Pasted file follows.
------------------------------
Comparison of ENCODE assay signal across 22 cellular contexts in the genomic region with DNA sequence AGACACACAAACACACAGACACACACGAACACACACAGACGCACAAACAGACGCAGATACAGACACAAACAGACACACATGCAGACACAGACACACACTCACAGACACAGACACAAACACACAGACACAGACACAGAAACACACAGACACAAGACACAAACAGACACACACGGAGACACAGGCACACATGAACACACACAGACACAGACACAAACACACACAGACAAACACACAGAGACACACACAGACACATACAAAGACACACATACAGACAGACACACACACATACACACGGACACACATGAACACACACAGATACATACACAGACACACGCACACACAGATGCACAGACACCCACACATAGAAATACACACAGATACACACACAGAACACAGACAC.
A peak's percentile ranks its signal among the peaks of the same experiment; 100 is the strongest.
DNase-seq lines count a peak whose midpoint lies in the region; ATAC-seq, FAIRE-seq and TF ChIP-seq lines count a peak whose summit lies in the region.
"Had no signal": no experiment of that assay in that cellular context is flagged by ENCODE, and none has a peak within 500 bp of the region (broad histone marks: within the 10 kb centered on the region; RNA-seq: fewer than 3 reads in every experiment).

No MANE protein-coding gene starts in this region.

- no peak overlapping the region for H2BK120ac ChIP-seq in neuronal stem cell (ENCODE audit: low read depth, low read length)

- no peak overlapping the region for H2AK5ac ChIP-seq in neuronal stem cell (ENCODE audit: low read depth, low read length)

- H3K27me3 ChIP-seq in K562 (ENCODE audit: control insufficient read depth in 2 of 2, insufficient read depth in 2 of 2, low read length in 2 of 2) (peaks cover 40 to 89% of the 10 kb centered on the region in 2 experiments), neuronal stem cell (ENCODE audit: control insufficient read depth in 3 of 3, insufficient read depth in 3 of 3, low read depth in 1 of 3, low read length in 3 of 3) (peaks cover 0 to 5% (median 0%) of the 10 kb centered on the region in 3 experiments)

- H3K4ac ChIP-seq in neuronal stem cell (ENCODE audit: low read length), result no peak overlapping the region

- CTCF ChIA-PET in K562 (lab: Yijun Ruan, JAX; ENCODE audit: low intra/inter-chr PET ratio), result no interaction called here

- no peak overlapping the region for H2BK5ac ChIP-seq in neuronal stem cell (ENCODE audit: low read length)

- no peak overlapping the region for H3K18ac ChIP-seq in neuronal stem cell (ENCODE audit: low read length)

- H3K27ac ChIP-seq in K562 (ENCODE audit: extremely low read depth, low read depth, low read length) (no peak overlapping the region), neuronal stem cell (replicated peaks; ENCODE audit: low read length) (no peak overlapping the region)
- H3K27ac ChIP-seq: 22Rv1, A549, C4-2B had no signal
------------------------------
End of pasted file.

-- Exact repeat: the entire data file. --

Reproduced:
Comparison of ENCODE assay signal across 22 cellular contexts in the genomic region with DNA sequence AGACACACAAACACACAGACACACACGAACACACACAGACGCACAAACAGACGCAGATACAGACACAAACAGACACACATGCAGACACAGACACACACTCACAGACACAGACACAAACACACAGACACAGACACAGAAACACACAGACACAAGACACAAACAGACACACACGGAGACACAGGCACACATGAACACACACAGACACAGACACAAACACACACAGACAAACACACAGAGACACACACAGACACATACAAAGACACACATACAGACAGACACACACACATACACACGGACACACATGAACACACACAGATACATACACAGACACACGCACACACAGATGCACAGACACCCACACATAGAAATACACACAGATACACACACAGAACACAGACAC.
A peak's percentile ranks its signal among the peaks of the same experiment; 100 is the strongest.
DNase-seq lines count a peak whose midpoint lies in the region; ATAC-seq, FAIRE-seq and TF ChIP-seq lines count a peak whose summit lies in the region.
"Had no signal": no experiment of that assay in that cellular context is flagged by ENCODE, and none has a peak within 500 bp of the region (broad histone marks: within the 10 kb centered on the region; RNA-seq: fewer than 3 reads in every experiment).

No MANE protein-coding gene starts in this region.

- no peak overlapping the region for H2BK120ac ChIP-seq in neuronal stem cell (ENCODE audit: low read depth, low read length)

- no peak overlapping the region for H2AK5ac ChIP-seq in neuronal stem cell (ENCODE audit: low read depth, low read length)

- H3K27me3 ChIP-seq in K562 (ENCODE audit: control insufficient read depth in 2 of 2, insufficient read depth in 2 of 2, low read length in 2 of 2) (peaks cover 40 to 89% of the 10 kb centered on the region in 2 experiments), neuronal stem cell (ENCODE audit: control insufficient read depth in 3 of 3, insufficient read depth in 3 of 3, low read depth in 1 of 3, low read length in 3 of 3) (peaks cover 0 to 5% (median 0%) of the 10 kb centered on the region in 3 experiments)

- H3K4ac ChIP-seq in neuronal stem cell (ENCODE audit: low read length), result no peak overlapping the region

- CTCF ChIA-PET in K562 (lab: Yijun Ruan, JAX; ENCODE audit: low intra/inter-chr PET ratio), result no interaction called here

- no peak overlapping the region for H2BK5ac ChIP-seq in neuronal stem cell (ENCODE audit: low read length)

- no peak overlapping the region for H3K18ac ChIP-seq in neuronal stem cell (ENCODE audit: low read length)

- H3K27ac ChIP-seq in K562 (ENCODE audit: extremely low read depth, low read depth, low read length) (no peak overlapping the region), neuronal stem cell (replicated peaks; ENCODE audit: low read length) (no peak overlapping the region)
- H3K27ac ChIP-seq: 22Rv1, A549, C4-2B had no signal